Background: The Universal system, Palmer notation, and FDI system are all used to record dental disorders in which the same tooth is assigned multiple numbers. The central incisor, for example, is #8 (Universal system), and the lateral incisor is #11. (FDI system). To indicate the maxillary and mandibular teeth, the letters I-incisor, C-canine, P-premolar, M-molar, and the digits 1, 2, 3 are displayed as superscript and subscript on the corresponding letters (I, C, P, M), forming a new tooth notation called MICAP.
The goal of this study is to use a mock MICAP dental chart to examine students in undergraduate dentistry degree and dental allied health programmes’ learning of the MICAP system’s format.
Materials and Procedures: A fictitious MICAP dental chart was made. In a cross-sectional study, students of undergraduate dental degree [group A (n=39)] and dental allied health programme [group B (n=39)] who were further subdivided based on age such as [group 1=15-25 years, group 2=26-35 years, group 3=36-45 years] translated four MICAP symbols and vice versa after an hour lecture and video demonstration about the MICAP format. A one-way ANOVA and an independent t-test were employed to assess the results.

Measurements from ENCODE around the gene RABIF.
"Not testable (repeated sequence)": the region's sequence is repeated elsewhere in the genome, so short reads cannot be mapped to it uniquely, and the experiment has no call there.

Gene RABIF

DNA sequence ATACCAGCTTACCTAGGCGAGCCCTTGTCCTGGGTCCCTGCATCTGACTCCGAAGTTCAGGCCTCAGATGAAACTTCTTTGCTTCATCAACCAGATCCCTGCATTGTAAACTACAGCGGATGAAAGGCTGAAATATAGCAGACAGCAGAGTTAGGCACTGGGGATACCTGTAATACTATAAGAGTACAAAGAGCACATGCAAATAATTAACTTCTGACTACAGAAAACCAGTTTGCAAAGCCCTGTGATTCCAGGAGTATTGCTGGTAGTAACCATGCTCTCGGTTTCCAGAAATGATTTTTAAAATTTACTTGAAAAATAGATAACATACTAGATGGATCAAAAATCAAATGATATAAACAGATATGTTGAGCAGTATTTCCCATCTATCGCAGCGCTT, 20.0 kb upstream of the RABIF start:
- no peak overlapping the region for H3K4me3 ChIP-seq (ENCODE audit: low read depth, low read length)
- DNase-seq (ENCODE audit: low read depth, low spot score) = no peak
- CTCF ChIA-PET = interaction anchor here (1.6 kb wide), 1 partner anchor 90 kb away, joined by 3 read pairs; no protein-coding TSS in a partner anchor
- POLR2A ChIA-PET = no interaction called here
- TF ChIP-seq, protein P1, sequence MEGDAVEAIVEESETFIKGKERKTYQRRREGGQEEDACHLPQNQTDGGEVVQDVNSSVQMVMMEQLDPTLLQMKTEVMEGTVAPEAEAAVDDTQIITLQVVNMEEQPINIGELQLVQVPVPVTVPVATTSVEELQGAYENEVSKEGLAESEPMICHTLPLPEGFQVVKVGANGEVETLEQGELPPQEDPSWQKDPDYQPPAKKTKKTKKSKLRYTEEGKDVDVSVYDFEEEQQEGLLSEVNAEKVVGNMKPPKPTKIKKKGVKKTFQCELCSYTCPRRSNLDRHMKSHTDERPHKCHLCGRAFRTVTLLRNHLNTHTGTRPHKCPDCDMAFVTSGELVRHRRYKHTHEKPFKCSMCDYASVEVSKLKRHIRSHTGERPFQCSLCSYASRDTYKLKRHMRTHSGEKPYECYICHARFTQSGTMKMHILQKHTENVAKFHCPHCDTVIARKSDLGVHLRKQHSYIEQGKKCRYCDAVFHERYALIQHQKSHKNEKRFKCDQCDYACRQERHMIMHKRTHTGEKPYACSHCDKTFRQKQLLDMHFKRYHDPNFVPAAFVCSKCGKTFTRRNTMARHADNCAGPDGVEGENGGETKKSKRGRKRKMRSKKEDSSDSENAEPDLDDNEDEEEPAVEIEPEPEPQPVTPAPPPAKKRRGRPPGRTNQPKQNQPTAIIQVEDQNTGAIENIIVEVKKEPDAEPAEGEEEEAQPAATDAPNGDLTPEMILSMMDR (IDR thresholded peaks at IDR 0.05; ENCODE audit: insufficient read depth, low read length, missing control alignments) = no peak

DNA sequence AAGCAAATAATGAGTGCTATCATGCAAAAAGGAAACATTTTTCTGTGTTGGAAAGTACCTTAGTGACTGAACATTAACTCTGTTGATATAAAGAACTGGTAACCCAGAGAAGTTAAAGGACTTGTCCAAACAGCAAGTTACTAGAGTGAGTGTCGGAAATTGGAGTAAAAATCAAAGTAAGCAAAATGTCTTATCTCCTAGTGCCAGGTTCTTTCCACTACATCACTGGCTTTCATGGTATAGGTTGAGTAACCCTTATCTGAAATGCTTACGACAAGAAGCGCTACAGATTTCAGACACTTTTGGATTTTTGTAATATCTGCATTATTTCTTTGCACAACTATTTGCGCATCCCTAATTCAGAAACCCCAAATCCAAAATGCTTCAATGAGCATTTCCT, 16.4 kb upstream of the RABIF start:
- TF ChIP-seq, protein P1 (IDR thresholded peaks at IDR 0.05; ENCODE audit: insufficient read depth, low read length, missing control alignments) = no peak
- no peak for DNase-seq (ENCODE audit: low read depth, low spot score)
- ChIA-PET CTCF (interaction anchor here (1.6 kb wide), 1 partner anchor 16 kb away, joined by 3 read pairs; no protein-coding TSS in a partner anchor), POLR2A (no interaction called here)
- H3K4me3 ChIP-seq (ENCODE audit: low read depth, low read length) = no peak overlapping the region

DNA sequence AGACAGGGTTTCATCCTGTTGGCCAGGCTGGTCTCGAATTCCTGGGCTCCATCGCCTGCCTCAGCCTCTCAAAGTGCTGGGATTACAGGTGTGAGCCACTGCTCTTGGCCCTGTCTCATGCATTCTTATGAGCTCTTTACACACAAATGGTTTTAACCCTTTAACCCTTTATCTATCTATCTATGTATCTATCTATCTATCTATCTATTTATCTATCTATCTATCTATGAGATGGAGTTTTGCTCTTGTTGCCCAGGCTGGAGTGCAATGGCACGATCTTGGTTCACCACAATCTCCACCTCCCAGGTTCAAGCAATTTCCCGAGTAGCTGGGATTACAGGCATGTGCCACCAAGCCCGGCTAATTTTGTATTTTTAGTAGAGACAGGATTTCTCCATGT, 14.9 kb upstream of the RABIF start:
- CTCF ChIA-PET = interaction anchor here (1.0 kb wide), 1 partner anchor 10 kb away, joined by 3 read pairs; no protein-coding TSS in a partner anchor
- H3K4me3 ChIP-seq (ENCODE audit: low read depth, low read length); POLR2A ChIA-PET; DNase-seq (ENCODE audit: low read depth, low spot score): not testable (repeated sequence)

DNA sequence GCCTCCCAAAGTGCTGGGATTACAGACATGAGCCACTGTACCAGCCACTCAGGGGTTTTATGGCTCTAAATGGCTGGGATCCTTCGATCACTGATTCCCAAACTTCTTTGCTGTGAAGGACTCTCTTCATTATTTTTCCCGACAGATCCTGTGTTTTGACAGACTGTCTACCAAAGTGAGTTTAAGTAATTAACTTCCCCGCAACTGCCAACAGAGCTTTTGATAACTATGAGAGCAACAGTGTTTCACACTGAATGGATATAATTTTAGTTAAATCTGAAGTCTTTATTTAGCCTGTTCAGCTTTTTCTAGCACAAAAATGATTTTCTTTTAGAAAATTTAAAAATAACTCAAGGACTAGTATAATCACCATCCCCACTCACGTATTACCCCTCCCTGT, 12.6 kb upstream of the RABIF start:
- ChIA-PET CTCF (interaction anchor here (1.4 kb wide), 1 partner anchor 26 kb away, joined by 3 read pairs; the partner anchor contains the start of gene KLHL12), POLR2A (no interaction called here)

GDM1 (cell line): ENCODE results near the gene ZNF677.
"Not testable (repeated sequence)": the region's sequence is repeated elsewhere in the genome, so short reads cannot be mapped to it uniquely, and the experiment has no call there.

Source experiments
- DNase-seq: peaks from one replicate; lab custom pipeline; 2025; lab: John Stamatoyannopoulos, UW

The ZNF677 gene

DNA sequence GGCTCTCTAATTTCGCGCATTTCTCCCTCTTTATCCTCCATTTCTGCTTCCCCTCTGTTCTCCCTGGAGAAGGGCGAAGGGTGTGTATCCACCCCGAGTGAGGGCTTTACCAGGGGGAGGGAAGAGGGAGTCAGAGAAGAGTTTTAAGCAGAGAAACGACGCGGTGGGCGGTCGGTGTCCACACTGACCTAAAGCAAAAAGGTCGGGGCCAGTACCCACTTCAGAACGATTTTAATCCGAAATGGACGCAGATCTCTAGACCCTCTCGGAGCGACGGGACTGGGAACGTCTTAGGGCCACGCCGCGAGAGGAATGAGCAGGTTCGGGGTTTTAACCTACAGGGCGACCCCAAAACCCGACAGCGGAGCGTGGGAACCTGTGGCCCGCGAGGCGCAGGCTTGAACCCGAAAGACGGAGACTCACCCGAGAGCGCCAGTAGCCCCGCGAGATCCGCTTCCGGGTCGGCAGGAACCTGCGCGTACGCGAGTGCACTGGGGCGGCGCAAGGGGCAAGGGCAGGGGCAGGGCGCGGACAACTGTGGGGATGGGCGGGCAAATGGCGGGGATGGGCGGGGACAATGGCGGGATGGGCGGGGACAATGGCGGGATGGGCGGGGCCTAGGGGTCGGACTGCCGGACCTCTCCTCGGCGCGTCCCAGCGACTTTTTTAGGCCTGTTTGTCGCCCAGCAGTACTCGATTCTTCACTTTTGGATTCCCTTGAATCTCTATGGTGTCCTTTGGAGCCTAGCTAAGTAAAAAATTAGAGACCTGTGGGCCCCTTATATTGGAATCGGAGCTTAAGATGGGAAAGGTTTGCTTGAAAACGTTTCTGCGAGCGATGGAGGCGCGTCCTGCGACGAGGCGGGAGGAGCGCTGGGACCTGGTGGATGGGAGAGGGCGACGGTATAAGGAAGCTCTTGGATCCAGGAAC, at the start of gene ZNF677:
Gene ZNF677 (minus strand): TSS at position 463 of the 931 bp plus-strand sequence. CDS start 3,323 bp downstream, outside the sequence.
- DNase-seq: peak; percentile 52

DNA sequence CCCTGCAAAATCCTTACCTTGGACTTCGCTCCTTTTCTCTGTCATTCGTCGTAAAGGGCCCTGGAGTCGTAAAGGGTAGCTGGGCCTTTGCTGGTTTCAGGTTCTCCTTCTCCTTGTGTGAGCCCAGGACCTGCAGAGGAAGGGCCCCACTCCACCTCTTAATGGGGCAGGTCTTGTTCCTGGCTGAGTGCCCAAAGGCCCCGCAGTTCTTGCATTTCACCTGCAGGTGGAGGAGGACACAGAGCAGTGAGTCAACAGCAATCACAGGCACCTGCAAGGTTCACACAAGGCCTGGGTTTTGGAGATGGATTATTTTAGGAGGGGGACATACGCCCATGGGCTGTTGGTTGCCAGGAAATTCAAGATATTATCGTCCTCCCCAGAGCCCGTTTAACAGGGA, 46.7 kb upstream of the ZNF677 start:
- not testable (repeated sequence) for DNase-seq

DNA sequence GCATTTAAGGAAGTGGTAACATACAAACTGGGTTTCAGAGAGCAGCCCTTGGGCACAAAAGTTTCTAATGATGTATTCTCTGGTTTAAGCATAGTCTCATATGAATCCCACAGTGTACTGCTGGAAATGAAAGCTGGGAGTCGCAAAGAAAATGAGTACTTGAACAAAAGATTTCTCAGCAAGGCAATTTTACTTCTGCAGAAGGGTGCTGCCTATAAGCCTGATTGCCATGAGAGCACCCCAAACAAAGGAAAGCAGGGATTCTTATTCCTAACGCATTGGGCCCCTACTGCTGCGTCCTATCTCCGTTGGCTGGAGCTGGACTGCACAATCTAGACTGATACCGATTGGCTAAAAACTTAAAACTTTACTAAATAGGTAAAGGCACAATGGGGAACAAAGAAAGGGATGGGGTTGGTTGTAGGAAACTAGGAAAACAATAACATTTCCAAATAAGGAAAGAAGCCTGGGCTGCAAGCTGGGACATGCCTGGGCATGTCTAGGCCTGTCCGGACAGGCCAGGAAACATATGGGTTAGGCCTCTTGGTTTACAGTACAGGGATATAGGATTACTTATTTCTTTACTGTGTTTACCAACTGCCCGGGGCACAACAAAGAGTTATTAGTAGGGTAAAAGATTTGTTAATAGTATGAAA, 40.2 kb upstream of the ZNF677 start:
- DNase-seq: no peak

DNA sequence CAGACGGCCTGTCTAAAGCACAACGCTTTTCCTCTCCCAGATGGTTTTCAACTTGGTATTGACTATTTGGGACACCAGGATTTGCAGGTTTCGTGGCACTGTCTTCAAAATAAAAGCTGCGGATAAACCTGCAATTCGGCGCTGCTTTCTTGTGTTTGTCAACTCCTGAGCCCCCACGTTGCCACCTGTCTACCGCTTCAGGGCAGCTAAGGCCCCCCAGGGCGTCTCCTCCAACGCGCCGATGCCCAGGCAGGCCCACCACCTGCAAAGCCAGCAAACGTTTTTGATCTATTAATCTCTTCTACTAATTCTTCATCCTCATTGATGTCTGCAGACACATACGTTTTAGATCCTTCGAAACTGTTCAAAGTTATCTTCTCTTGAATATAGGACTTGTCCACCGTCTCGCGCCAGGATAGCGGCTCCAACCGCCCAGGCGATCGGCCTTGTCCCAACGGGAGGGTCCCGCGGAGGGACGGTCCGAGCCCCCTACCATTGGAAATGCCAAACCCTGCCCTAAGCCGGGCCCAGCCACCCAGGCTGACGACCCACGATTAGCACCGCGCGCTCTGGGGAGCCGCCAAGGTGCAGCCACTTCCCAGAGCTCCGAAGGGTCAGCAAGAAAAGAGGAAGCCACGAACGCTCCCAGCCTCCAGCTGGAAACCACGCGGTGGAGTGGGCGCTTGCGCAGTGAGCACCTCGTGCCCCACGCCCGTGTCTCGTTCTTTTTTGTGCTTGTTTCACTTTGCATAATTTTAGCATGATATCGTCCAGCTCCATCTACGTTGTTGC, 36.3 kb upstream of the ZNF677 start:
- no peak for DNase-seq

Group A outscored Group B [95 percent mean difference]. p=0.001] in the translation of #1C [CI: -0.128 (-0.285, 0.028) (maxillary right canine). In terms of age, group 1 outperformed the other groups in MICAP format translation (p0.001). The MICAP notation system was deemed straightforward by more than half of the participants.
Conclusion: The new notation format is straightforward to understand. There has been the development of a new method for recognising teeth.
Author (s) Details
Faculty of Dentistry, Semmelweis University, Budapest, Hungary and King Saud University, Riyadh, Saudi Arabia.
Faculty of Dentistry, Semmelweis University, Budapest, Hungary and Faculty of Dentistry, University of Szeged, Budapest, Hungary.
Islamic International Dental College, Riphah International University, Islamabad, Pakistan.
Perdana University, Serdang, Selangor, Malaysia.
Maher D. Fuad
Fonterra Research and Development Centre, New Zealand.
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